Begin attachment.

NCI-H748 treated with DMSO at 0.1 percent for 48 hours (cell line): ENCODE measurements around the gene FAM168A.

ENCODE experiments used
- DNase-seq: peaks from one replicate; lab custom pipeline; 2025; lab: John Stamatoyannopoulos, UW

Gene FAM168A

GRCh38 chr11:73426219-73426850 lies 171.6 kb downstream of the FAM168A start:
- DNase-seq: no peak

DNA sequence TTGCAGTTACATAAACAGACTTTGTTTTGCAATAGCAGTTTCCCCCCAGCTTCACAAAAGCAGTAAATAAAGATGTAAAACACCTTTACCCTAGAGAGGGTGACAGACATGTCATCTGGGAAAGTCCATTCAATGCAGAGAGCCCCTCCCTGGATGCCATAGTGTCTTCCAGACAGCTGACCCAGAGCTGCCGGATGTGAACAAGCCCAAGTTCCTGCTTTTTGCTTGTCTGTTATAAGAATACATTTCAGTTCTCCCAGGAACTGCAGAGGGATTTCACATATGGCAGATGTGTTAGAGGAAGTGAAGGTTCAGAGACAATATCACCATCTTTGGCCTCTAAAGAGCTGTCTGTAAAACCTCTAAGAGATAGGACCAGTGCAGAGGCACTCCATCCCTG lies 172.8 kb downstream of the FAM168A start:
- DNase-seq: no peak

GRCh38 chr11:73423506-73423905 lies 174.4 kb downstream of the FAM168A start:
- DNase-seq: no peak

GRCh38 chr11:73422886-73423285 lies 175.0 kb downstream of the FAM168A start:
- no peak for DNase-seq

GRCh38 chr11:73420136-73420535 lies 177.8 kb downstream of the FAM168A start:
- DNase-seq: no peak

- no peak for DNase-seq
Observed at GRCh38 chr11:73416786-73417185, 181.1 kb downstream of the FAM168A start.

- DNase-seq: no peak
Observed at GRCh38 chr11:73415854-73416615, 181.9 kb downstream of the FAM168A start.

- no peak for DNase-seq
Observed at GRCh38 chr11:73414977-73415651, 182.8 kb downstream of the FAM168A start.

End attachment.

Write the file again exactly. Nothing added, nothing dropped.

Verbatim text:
NCI-H748 treated with DMSO at 0.1 percent for 48 hours (cell line): ENCODE measurements around the gene FAM168A.

ENCODE experiments used
- DNase-seq: peaks from one replicate; lab custom pipeline; 2025; lab: John Stamatoyannopoulos, UW

Gene FAM168A

GRCh38 chr11:73426219-73426850 lies 171.6 kb downstream of the FAM168A start:
- DNase-seq: no peak

DNA sequence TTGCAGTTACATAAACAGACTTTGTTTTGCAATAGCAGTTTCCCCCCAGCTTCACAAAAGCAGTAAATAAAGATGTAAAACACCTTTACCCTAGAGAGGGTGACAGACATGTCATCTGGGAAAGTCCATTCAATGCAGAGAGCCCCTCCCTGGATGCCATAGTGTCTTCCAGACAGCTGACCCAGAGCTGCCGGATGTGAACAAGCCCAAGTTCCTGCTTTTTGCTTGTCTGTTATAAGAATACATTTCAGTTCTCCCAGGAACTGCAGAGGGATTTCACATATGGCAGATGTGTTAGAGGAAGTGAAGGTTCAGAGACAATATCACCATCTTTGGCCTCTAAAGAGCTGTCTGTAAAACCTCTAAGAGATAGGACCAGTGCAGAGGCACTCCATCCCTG lies 172.8 kb downstream of the FAM168A start:
- DNase-seq: no peak

GRCh38 chr11:73423506-73423905 lies 174.4 kb downstream of the FAM168A start:
- DNase-seq: no peak

GRCh38 chr11:73422886-73423285 lies 175.0 kb downstream of the FAM168A start:
- no peak for DNase-seq

GRCh38 chr11:73420136-73420535 lies 177.8 kb downstream of the FAM168A start:
- DNase-seq: no peak

- no peak for DNase-seq
Observed at GRCh38 chr11:73416786-73417185, 181.1 kb downstream of the FAM168A start.

- DNase-seq: no peak
Observed at GRCh38 chr11:73415854-73416615, 181.9 kb downstream of the FAM168A start.

- no peak for DNase-seq
Observed at GRCh38 chr11:73414977-73415651, 182.8 kb downstream of the FAM168A start.